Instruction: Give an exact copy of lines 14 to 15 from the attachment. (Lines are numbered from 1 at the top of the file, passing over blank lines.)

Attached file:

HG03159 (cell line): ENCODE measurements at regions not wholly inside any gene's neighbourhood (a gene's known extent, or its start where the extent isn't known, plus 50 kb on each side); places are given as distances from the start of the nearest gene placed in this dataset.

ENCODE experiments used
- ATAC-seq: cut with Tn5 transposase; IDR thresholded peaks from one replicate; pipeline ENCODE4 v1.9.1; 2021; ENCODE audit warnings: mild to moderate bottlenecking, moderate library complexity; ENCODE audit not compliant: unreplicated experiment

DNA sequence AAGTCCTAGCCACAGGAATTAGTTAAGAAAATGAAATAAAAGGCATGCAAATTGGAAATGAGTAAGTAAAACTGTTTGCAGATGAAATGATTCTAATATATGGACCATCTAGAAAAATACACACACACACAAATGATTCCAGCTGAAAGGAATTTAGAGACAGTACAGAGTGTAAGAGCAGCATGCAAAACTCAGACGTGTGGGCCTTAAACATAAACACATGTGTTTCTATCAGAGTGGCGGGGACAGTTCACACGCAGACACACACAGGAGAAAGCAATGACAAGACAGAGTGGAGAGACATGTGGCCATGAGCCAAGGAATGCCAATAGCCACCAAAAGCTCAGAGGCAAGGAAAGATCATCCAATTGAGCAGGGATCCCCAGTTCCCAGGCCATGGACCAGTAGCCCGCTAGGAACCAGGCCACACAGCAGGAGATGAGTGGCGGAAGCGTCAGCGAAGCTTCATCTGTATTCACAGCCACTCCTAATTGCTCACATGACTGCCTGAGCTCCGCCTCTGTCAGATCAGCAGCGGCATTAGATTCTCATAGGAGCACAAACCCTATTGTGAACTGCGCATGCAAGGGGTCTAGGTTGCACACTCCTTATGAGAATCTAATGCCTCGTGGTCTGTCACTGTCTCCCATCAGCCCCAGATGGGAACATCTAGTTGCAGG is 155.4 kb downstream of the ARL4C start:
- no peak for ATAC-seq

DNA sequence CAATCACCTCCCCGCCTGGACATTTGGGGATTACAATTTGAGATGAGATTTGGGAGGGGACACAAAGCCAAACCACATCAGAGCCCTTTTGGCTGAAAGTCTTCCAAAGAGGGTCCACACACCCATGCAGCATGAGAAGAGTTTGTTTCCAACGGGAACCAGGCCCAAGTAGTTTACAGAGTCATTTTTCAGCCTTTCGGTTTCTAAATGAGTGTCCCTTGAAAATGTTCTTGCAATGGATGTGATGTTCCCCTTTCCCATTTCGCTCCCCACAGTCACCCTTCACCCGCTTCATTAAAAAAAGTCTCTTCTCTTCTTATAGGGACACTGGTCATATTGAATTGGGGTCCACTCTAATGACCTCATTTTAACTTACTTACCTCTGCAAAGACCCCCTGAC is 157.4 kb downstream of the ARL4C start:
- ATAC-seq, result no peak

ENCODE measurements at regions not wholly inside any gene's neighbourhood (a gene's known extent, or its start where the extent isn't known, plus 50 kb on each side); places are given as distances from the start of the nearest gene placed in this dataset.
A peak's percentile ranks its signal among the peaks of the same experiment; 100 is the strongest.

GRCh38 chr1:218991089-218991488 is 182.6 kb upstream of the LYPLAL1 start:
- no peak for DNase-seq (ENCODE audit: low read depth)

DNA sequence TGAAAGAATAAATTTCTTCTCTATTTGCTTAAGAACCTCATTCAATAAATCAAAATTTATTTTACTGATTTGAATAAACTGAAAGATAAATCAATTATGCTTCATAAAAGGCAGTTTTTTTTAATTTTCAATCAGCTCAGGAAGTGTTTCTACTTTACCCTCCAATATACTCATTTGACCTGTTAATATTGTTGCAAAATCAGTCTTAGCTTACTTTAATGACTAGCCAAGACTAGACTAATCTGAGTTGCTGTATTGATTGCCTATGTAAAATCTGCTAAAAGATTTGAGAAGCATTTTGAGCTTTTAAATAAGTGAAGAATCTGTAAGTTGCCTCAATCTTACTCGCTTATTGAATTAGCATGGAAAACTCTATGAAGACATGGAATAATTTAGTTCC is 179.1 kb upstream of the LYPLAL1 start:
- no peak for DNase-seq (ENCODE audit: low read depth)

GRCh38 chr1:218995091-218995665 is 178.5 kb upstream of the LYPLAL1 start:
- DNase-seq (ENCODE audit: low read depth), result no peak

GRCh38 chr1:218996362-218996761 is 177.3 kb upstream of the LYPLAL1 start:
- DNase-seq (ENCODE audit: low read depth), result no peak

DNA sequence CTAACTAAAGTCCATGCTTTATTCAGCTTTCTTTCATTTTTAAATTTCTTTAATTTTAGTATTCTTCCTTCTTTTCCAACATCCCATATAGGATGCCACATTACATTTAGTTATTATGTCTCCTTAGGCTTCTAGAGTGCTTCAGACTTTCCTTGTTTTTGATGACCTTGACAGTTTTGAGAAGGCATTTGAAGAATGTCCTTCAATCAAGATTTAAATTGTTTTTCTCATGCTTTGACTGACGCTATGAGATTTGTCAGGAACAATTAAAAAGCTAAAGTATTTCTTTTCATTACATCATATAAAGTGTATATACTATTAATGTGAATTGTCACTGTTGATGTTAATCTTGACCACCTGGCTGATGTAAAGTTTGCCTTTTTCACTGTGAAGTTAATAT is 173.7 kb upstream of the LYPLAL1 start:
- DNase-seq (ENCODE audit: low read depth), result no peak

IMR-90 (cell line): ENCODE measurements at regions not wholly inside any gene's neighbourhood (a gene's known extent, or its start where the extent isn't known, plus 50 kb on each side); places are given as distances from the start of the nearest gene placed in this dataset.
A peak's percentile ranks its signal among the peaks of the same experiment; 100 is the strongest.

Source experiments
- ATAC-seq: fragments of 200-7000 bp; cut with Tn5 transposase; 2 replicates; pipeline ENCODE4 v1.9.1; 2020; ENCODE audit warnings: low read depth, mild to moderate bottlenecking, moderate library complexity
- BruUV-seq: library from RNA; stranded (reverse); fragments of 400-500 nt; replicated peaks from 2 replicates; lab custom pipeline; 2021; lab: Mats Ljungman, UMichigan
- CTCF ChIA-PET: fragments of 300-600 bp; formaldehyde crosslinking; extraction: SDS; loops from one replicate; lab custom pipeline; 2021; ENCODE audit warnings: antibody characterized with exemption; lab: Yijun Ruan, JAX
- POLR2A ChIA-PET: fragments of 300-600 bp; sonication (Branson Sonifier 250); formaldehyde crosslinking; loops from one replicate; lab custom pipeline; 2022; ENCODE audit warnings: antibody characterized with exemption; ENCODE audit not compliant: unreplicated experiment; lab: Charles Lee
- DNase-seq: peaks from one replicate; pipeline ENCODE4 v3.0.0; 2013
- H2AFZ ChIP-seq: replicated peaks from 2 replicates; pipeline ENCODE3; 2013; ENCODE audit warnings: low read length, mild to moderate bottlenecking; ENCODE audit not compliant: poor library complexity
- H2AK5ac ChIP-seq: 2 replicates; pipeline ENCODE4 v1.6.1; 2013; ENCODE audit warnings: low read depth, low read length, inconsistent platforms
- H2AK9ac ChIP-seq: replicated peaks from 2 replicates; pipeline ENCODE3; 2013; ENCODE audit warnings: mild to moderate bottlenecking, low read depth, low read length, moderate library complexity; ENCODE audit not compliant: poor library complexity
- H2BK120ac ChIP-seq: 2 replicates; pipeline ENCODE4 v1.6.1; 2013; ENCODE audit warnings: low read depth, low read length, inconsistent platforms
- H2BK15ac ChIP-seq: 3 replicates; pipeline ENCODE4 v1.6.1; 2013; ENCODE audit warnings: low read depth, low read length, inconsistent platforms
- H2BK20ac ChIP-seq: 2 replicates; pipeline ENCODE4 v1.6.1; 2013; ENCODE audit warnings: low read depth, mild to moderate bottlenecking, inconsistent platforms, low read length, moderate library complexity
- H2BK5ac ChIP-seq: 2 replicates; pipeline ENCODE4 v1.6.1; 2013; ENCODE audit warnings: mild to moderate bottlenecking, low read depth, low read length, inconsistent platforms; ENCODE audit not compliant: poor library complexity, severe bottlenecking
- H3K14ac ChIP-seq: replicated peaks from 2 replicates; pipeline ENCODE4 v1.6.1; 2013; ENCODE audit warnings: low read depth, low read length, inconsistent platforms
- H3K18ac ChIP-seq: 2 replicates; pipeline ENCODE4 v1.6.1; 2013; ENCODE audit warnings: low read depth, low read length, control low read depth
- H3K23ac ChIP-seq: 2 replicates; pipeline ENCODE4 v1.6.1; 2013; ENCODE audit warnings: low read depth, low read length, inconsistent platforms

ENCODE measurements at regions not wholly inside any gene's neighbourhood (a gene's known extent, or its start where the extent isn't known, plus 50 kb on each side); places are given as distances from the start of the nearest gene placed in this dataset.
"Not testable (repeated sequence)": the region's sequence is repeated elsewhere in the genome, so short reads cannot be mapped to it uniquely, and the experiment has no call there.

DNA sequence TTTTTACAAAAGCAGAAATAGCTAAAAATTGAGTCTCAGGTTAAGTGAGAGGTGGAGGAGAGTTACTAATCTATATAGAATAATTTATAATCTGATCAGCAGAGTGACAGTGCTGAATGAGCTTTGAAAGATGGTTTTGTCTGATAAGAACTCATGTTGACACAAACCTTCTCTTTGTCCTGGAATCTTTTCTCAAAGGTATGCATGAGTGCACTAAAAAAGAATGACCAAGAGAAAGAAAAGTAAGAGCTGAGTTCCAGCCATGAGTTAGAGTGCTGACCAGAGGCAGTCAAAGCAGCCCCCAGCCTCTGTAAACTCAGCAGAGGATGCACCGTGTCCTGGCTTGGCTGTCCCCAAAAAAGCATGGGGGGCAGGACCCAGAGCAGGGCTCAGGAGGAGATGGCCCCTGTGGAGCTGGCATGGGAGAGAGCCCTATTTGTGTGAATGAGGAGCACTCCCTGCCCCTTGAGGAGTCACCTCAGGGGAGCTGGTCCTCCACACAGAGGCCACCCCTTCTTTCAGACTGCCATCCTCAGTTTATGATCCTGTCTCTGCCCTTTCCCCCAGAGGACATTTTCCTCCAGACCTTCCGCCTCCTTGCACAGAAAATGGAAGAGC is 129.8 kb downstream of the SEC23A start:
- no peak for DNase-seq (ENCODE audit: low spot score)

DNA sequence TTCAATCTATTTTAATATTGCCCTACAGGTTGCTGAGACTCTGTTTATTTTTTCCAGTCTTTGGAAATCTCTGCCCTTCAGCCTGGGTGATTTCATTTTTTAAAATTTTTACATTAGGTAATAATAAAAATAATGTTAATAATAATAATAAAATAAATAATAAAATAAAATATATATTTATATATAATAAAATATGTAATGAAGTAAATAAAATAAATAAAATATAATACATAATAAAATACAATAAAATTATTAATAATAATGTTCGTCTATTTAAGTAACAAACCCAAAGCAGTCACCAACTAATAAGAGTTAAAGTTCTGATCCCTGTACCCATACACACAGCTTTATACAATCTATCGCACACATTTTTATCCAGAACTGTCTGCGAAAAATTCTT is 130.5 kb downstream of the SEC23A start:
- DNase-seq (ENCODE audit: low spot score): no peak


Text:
GRCh38 chr1:218995091-218995665 is 178.5 kb upstream of the LYPLAL1 start:
- DNase-seq (ENCODE audit: low read depth), result no peak